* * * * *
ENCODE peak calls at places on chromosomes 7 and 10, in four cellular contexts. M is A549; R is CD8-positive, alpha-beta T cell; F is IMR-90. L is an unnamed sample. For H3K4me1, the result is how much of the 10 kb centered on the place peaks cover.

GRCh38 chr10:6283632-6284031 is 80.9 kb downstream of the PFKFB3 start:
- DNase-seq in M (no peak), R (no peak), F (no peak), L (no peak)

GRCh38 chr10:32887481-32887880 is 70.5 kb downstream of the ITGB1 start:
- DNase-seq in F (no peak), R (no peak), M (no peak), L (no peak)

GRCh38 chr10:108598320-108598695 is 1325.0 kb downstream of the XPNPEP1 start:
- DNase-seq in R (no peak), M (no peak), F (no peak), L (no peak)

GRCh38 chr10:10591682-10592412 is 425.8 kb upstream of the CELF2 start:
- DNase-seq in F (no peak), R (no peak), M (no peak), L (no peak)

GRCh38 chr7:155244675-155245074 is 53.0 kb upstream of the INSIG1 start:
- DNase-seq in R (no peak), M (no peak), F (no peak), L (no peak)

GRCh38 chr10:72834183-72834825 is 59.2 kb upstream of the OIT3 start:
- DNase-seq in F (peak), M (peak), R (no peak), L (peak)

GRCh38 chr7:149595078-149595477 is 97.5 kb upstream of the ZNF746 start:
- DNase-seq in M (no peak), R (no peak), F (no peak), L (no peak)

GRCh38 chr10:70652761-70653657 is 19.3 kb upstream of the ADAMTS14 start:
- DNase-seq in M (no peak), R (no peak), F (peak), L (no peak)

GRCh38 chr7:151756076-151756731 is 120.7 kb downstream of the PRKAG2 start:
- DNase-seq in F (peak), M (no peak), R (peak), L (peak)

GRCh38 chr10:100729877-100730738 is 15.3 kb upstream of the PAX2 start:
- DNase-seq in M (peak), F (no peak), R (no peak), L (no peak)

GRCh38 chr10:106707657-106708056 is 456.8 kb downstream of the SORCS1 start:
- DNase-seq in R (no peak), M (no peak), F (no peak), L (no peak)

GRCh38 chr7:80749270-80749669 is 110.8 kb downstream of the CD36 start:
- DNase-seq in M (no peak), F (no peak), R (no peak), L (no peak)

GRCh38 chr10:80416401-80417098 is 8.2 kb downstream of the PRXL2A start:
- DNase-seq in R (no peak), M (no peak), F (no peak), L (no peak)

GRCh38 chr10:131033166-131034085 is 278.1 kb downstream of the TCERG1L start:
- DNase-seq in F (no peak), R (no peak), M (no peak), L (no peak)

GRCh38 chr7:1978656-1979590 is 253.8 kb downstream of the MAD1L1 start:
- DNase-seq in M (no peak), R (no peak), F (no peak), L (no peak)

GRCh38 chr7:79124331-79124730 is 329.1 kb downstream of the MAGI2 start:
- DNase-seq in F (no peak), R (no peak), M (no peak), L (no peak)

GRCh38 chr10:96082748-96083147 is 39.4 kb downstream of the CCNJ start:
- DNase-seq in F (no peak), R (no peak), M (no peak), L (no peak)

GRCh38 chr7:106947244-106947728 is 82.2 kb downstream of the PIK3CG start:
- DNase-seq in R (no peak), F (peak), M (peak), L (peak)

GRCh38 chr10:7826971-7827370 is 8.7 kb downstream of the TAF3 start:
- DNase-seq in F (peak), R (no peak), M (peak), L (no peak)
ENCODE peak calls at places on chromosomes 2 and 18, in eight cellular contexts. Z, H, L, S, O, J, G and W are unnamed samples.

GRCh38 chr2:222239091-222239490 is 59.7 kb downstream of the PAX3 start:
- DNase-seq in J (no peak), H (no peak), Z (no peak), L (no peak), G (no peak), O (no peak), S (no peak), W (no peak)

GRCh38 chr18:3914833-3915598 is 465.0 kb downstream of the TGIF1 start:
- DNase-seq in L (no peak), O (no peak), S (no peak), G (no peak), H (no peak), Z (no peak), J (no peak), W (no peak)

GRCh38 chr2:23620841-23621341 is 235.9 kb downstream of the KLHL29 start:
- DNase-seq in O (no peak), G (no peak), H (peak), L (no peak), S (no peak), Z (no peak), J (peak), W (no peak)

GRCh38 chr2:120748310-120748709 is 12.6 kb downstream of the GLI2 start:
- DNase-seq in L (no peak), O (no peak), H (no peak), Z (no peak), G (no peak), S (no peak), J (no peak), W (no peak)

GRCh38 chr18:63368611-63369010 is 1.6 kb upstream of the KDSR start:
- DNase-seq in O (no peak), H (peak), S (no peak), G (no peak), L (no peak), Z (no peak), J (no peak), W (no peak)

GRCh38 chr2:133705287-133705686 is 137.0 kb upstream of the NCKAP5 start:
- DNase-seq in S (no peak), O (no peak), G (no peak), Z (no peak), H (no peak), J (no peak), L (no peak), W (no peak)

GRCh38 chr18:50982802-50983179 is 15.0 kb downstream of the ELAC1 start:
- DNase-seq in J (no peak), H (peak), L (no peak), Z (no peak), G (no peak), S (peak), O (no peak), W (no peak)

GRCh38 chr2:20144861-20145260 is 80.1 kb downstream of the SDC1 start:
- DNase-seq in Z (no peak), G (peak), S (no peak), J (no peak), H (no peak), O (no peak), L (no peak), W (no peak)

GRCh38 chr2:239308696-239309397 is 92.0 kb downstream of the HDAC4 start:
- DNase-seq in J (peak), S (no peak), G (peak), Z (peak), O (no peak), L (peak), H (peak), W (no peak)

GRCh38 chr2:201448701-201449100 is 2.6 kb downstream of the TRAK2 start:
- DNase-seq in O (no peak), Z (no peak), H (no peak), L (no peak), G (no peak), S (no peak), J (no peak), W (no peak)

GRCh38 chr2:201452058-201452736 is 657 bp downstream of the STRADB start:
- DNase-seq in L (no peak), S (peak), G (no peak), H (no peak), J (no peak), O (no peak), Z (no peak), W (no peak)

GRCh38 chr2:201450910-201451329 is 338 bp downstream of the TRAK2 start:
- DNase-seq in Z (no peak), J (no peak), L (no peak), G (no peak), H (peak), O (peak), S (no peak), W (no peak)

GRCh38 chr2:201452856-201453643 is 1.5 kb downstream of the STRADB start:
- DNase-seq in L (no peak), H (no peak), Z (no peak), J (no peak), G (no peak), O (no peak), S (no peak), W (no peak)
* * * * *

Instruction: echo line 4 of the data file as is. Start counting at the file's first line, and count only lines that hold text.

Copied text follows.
GRCh38 chr10:32887481-32887880 is 70.5 kb downstream of the ITGB1 start: